The song ends. I’m still in the first group. The failure group. The bunch of fifteen of us who have just become nobodies again. We are told to go sit at the back of the room and watch the next round or to quietly leave because we have unfortunately not been chosen this time. I sit outside the room and wait for my friends, watching through the windows while they do the next round. The next round turns out to be singing the same song, while the teacher bashes out a different tune on the piano. I could have done that. He smiles at them all and tells them how great they are, and how much fun they’ll have doing the show in a few months time. A few months where I’m going to be left out of it all, all the excitement of putting a show together, rehearsing and learning songs and lines. As usual, I’ll just get to watch from the sidelines. I wonder why I ever thought it would be any different.

This isn’t like not being chosen for the hockey team in PE. I’m the last one to be chosen there, through necessity rather than favour. That hurts, and the bullies sneer at me when I miss the ball, and hit me in the legs with their sticks when the teacher isn’t looking. But I don’t like sport so much. Not those sports. I’m an individual, I like a sport where I can push myself and make my own mistakes. But this, this is what I do. This is what I love, what I live for. This is where I’m meant to be, creating and enjoying the feeling of not being the worst. Not being bullied because I’m rubbish but being praised because I’m good. And now, I’m a failure. I failed this. And it doesn’t feel good. Like all the other days at school, this one has ended with me feeling like a pathetic nobody. They’ll love this, the bullies. My friends won’t be able to help saying that they got in and I didn’t. I don’t like the competition. Music isn’t a sport. That’s why I like it.

 I rush home that evening and once in the sanctuary of my house, where no one can hurt me, I cry as though the tears will never stop. I cry for my failings, I cry because I am angry, and I cry because tomorrow, I have to face everybody at school, and they’ll all know that I didn’t make it. I’m not in the show. My parents are sympathetic and I can see they feel helpless for me. ‘You’ll do better next time’, ‘it doesn’t matter, really’, ‘We still think you’re brilliant’ they say. But I didn’t want next time, I wanted this time, this chance. I let go of the fear, just for this one time, and I tried. I tried so hard, and I didn’t feel the fear.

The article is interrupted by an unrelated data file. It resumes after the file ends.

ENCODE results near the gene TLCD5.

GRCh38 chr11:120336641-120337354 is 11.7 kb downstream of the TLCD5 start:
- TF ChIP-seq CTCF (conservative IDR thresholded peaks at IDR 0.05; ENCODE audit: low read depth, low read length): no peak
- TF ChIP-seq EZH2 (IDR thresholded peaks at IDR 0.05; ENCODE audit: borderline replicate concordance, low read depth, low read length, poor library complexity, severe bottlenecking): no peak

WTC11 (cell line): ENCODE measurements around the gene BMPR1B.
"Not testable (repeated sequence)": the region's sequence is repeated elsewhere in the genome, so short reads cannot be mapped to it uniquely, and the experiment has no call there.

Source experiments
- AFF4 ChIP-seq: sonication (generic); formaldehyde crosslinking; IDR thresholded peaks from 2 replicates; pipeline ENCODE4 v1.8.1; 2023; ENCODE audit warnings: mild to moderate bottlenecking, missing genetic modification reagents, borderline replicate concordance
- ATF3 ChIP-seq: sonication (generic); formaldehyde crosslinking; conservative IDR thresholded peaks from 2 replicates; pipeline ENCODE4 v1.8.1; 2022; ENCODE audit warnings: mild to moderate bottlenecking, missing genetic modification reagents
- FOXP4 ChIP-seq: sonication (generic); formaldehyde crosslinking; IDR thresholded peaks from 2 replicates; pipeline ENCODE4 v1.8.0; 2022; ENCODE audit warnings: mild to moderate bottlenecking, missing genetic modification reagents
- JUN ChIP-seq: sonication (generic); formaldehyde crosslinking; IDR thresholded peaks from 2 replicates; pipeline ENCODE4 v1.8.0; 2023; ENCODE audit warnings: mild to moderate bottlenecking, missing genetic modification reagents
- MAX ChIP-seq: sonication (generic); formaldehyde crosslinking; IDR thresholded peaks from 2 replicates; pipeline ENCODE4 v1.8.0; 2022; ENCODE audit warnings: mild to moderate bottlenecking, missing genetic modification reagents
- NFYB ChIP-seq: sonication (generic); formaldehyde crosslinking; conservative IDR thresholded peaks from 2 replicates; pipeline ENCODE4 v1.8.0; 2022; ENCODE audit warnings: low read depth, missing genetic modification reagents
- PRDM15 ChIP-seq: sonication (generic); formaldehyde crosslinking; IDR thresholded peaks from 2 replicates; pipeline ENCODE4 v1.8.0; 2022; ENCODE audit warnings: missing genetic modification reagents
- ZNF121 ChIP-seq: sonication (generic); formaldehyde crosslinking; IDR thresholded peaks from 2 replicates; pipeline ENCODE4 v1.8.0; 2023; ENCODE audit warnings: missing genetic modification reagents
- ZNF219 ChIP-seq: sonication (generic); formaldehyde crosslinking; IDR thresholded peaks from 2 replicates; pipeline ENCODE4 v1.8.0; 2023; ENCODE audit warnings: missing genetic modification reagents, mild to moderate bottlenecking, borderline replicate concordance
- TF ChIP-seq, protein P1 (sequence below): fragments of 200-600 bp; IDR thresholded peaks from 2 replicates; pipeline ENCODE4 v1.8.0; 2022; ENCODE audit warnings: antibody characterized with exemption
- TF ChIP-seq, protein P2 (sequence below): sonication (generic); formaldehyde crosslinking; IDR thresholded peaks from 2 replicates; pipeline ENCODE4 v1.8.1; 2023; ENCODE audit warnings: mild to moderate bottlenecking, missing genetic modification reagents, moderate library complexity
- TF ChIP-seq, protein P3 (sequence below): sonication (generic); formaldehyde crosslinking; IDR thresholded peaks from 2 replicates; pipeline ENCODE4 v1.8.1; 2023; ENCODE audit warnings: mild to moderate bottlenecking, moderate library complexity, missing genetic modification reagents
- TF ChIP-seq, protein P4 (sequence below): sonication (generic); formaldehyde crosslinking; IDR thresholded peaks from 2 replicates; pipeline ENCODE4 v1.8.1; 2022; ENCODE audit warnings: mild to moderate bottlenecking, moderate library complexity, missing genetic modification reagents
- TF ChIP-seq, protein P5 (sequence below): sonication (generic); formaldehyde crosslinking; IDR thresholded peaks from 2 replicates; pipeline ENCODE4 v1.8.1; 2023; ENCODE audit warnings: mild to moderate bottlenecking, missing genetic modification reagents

I’m 11. I shouldn’t feel any fear. But from this day, I will always feel it. I will always have the fear in my mind.

 

Eight years following this, I was singing live on television to eight million people.

Ten years following this, I was singing on a cruise ship in the Caribbean.

Eleven years following this, I began teaching music lessons.

Nineteen years following this, I released my first album of original songs. Not for profit, or for fame or for performances. For myself.

Did that particular knock-back strengthen my resolve to do it? Did that teacher, that day do me a favour? Contrary to popular belief, no.

 

‘Trust children’ says John Holt. We need to give them chances, not create battles of the fittest in every subject. Why can’t the shortest kid in school be in the basketball team? Why can’t the child with the lisp have the lead role in the school play? I’m not saying that children should think they can have whatever they want in life, all the time. But why can’t all the battling just start a little bit later? Why cant, while they are young, they be able to find their love of something. Passions. We need to find our passions, and we need to hold on to them.

 

Had I the heavens’ embroidered cloths,  

Enwrought with golden and silver light,  

The blue and the dim and the dark cloths  

Of night and light and the half light,  

I would spread the cloths under your feet:

But I, being poor, have only my dreams;  

I have spread my dreams under your feet;  

Tread softly because you tread on my dreams.

W.B. Yeats

 

He tread on my dreams. He doesn’t know it, and he probably didn’t give it a second thought. As a teacher myself, I anguish about treading on the dreams of young people. I know I’ve done it, I know I’ve had to say ‘no’ in auditions. And it hurts. It really hurts. I don’t want to do it anymore – I don’t want to walk all over their ambitions.

Today, I look at my beautiful three-year-old son and I know I don’t want him to be hurt the way I was. I don’t want his childhood to taken away. I want him to know when he has done well, and when he hasn’t, through his own independent thinking. He will fail, of course. But I want him to feel that sometimes, it’s ok to get things wrong.

Today, we are a home educating, unschooling family. We’re breaking all the rules. And you know what? I’m not even scared.